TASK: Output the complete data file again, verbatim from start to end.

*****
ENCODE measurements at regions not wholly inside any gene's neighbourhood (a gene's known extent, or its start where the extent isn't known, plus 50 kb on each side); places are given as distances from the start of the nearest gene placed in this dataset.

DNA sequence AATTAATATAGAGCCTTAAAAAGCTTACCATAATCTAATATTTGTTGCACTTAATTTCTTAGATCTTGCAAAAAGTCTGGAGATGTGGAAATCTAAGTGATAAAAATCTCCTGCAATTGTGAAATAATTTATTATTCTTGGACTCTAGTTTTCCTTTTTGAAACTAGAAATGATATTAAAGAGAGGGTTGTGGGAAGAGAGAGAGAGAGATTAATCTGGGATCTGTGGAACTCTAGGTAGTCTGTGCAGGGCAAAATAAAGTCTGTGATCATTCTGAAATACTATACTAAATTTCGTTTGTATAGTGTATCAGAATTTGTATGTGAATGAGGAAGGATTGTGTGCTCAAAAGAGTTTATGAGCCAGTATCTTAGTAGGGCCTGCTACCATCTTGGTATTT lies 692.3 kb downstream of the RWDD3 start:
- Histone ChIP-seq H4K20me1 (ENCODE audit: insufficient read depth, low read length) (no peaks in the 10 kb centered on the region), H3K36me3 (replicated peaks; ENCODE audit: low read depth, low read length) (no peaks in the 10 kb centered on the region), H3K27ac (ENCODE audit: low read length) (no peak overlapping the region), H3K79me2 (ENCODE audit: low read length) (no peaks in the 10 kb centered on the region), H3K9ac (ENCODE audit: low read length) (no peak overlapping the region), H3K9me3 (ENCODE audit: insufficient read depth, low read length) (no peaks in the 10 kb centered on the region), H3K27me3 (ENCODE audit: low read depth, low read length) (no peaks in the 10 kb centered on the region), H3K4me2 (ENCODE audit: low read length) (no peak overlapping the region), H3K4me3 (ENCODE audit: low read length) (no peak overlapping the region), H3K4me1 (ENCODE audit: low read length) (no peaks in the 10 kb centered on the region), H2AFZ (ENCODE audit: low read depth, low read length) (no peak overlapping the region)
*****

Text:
ENCODE measurements at regions not wholly inside any gene's neighbourhood (a gene's known extent, or its start where the extent isn't known, plus 50 kb on each side); places are given as distances from the start of the nearest gene placed in this dataset.

DNA sequence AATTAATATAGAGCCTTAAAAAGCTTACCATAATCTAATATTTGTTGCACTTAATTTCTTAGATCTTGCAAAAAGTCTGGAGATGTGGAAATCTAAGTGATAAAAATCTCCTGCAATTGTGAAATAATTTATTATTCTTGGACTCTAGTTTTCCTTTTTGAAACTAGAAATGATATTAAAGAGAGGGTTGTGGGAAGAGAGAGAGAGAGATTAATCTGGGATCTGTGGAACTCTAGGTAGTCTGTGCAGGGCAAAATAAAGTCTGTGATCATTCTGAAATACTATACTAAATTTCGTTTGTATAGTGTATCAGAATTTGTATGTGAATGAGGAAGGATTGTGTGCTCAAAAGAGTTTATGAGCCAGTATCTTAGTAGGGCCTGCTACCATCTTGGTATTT lies 692.3 kb downstream of the RWDD3 start:
- Histone ChIP-seq H4K20me1 (ENCODE audit: insufficient read depth, low read length) (no peaks in the 10 kb centered on the region), H3K36me3 (replicated peaks; ENCODE audit: low read depth, low read length) (no peaks in the 10 kb centered on the region), H3K27ac (ENCODE audit: low read length) (no peak overlapping the region), H3K79me2 (ENCODE audit: low read length) (no peaks in the 10 kb centered on the region), H3K9ac (ENCODE audit: low read length) (no peak overlapping the region), H3K9me3 (ENCODE audit: insufficient read depth, low read length) (no peaks in the 10 kb centered on the region), H3K27me3 (ENCODE audit: low read depth, low read length) (no peaks in the 10 kb centered on the region), H3K4me2 (ENCODE audit: low read length) (no peak overlapping the region), H3K4me3 (ENCODE audit: low read length) (no peak overlapping the region), H3K4me1 (ENCODE audit: low read length) (no peaks in the 10 kb centered on the region), H2AFZ (ENCODE audit: low read depth, low read length) (no peak overlapping the region)